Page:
(Bloomberg) -- The global bird flu outbreak is worsening, highlighting the challenge farmers and officials face in reining in the deadly virus.

Just over 100 million poultry died or were culled due to avian influenza between the start of October and Feb. 3, according to the World Organisation for Animal Health. That’s more than triple the number in the same period in the previous season, which ended with record losses from the disease.

Farms across Europe and North America have suffered severe outbreaks, and cases are also picking up in South America — including in Bolivia, which borders major chicken producer Brazil. Egg-laying hens have been among the hardest hit, boosting prices of the grocery staple and further squeezing consumers.

There have also recently been signs of the virus adapting to different animal species, including minks in Spain — sparking questions of whether the outbreak could spread to humans. The spillover needs to be “monitored closely,” although a spread to people is so far rare and not sustained, according to World Health Organization Director-General Tedros Adhanom Ghebreyesus.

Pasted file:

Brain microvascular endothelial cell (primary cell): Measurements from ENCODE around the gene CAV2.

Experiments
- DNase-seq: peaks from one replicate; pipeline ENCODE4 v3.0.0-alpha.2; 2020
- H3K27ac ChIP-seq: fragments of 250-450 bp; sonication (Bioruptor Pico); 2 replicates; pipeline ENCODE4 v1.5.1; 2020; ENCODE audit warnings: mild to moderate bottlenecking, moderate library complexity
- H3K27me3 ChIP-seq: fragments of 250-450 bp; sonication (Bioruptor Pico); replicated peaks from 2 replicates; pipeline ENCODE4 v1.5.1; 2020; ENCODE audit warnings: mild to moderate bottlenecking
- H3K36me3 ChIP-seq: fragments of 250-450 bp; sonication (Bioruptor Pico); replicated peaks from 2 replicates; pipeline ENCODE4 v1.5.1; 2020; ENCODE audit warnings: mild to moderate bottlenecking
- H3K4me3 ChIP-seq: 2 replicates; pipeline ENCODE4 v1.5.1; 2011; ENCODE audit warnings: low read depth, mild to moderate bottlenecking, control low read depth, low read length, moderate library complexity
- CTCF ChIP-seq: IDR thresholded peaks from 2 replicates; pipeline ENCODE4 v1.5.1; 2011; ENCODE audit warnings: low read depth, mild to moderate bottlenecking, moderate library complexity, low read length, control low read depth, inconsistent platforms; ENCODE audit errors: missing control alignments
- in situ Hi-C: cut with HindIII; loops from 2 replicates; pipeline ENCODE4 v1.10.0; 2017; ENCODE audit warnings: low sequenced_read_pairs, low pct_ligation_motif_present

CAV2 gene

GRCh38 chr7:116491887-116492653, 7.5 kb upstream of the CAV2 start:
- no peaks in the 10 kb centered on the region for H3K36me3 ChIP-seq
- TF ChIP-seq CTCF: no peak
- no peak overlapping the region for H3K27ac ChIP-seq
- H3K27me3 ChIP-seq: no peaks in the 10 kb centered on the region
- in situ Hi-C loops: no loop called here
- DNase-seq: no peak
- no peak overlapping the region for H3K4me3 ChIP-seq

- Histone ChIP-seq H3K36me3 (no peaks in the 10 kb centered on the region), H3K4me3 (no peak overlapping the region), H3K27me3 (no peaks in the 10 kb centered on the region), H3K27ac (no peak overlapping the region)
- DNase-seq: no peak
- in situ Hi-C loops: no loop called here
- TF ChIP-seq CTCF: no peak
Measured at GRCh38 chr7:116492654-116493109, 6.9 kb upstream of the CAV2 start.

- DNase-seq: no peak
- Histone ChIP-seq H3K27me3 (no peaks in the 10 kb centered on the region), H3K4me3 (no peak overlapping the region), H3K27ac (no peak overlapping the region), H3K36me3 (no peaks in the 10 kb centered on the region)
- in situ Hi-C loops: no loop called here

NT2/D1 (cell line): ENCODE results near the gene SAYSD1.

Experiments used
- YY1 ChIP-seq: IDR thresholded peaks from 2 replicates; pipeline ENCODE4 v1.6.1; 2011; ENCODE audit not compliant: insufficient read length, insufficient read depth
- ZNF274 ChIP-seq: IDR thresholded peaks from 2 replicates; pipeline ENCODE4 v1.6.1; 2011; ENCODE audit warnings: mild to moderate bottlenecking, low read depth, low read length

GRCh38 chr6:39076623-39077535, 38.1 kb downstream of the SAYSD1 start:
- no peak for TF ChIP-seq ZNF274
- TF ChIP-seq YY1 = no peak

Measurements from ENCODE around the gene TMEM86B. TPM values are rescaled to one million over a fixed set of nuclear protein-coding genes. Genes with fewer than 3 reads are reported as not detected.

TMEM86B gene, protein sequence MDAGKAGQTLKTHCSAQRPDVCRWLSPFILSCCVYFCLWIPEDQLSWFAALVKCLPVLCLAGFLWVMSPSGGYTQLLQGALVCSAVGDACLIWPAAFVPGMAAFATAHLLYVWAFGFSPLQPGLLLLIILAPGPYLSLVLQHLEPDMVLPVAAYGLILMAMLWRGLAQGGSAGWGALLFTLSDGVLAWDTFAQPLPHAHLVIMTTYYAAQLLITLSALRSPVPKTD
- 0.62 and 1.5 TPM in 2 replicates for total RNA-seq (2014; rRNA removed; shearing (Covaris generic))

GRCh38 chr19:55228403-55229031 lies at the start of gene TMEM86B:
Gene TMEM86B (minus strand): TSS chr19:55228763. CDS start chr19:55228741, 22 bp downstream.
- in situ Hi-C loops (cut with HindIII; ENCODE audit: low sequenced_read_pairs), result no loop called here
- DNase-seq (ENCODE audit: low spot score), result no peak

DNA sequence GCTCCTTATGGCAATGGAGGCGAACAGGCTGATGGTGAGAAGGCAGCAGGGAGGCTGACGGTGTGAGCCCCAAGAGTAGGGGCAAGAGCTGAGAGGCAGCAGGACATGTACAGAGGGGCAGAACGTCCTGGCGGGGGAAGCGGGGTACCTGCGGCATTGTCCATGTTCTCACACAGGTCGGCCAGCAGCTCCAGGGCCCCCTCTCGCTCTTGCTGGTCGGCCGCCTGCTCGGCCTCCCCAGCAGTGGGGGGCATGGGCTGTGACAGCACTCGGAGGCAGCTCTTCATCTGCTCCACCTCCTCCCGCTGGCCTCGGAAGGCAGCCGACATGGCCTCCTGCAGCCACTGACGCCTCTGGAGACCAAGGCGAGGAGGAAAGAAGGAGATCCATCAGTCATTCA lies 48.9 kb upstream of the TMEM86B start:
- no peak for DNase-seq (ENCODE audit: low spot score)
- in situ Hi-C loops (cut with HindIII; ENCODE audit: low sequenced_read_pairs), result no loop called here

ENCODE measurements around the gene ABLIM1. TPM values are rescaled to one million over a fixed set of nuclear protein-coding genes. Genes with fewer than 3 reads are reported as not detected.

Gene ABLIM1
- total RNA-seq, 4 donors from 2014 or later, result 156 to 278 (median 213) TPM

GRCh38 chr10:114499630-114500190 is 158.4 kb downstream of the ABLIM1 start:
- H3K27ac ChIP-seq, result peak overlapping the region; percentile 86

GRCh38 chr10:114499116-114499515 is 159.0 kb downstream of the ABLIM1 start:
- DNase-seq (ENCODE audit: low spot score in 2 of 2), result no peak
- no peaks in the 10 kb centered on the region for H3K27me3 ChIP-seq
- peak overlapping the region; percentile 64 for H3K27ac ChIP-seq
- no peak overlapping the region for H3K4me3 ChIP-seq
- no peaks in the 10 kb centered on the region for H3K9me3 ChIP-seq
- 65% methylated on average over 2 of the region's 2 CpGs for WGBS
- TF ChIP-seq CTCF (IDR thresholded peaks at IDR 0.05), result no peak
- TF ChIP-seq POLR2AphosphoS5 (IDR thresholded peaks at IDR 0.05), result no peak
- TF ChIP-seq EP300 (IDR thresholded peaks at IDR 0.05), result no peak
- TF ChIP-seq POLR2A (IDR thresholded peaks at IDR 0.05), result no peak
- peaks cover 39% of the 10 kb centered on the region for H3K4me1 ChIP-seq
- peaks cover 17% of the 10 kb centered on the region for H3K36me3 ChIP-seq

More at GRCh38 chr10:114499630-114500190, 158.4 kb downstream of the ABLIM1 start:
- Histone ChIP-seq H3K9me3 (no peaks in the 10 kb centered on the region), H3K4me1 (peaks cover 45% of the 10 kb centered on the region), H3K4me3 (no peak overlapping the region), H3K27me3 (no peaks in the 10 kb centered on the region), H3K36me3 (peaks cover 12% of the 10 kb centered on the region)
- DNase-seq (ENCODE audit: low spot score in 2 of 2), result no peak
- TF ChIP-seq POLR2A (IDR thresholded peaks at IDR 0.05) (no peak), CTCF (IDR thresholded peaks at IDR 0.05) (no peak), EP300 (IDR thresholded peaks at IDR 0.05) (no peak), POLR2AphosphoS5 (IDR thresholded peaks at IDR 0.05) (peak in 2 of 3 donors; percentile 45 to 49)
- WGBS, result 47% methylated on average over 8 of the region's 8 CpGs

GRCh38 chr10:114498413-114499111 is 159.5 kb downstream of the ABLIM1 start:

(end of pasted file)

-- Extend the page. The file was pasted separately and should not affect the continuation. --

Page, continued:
“We need to just be vigilant to make sure that the spread in animals is contained because the more the virus circulates in animals, the higher is the risk for humans as well,” Sylvie Briand, the WHO’s director for epidemic and pandemic preparedness and prevention, said in a briefing with reporters on Wednesday.

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